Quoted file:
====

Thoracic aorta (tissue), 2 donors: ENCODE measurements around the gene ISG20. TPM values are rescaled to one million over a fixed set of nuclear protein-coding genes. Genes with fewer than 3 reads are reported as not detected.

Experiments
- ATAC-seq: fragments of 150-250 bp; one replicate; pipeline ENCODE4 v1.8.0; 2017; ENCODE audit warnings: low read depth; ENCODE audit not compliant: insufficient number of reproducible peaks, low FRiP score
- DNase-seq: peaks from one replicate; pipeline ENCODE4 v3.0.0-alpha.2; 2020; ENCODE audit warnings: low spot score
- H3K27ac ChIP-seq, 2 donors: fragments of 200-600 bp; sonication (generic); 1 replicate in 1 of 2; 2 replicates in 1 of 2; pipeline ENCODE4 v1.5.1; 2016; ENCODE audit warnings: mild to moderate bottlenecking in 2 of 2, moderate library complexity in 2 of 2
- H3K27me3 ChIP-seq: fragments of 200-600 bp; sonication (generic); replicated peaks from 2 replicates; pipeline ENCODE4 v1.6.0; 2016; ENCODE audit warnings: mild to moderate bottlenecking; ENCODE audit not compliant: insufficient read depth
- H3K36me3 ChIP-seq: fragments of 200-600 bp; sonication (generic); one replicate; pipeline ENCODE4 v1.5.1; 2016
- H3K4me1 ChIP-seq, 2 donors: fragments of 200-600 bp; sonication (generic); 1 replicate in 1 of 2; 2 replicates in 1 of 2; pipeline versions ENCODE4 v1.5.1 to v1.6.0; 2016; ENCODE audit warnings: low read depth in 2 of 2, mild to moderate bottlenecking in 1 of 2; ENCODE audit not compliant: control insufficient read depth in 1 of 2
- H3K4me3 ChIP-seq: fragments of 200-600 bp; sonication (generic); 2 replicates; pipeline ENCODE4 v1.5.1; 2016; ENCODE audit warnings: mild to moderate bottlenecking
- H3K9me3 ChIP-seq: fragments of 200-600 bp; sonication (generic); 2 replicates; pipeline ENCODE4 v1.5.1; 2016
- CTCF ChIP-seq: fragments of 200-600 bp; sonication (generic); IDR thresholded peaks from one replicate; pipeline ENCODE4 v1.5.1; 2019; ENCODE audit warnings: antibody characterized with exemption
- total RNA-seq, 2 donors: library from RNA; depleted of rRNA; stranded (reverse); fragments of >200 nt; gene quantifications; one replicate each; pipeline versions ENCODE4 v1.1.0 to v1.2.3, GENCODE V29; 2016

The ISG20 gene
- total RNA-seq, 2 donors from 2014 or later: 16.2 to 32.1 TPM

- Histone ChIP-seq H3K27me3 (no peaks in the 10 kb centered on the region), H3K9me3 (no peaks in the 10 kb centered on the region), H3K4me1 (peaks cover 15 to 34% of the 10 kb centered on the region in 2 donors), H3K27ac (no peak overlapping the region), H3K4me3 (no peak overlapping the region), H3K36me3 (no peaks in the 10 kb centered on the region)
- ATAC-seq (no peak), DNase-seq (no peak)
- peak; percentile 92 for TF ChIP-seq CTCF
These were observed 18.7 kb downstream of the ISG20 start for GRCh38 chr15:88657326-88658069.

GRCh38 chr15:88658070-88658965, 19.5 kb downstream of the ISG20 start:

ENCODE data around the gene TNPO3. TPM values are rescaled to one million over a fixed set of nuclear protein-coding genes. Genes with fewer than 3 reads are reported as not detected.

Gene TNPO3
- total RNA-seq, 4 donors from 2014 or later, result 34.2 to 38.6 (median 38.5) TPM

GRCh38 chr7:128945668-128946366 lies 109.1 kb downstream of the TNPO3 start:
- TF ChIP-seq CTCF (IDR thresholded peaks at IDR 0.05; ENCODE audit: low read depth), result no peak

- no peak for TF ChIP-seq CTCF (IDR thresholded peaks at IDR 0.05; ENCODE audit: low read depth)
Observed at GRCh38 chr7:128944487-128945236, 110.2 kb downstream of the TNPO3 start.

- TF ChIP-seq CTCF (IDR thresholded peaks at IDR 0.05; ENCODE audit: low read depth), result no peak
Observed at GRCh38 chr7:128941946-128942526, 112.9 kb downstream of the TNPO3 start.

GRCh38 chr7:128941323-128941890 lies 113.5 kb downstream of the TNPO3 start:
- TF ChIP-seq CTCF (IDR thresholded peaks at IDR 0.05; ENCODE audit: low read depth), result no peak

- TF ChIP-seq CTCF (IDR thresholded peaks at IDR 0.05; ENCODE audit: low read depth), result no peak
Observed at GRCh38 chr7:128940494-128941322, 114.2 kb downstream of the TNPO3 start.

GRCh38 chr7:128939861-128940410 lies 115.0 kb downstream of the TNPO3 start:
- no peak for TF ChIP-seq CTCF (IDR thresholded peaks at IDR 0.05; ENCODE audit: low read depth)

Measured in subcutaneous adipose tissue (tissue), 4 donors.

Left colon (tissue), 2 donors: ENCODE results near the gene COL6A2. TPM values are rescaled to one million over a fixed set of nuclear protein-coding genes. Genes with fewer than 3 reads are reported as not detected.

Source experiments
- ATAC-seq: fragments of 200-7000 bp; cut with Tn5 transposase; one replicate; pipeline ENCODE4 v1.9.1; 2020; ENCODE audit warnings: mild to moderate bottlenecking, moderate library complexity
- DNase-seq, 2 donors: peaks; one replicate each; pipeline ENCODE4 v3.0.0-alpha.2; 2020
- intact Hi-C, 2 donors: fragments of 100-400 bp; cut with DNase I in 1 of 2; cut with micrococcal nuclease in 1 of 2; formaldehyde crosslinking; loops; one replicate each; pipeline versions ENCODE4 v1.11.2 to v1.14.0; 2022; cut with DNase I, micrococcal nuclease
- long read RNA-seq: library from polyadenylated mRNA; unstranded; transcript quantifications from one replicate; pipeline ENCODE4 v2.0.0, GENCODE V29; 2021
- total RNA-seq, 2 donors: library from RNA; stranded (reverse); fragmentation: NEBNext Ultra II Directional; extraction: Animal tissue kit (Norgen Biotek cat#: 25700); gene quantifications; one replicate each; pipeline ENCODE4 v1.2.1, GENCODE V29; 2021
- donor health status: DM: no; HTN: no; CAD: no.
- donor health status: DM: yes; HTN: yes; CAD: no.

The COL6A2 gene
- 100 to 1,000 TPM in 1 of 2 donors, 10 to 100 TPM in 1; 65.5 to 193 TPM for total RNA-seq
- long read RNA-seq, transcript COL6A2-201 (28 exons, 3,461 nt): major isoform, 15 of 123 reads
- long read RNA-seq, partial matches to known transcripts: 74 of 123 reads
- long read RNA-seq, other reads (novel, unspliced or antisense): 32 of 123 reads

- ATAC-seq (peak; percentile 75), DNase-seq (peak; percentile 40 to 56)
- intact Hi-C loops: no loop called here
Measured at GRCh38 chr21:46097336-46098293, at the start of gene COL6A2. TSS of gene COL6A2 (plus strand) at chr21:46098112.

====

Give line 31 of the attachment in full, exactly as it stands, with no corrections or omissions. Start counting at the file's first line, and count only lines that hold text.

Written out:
- TF ChIP-seq CTCF (IDR thresholded peaks at IDR 0.05; ENCODE audit: low read depth), result no peak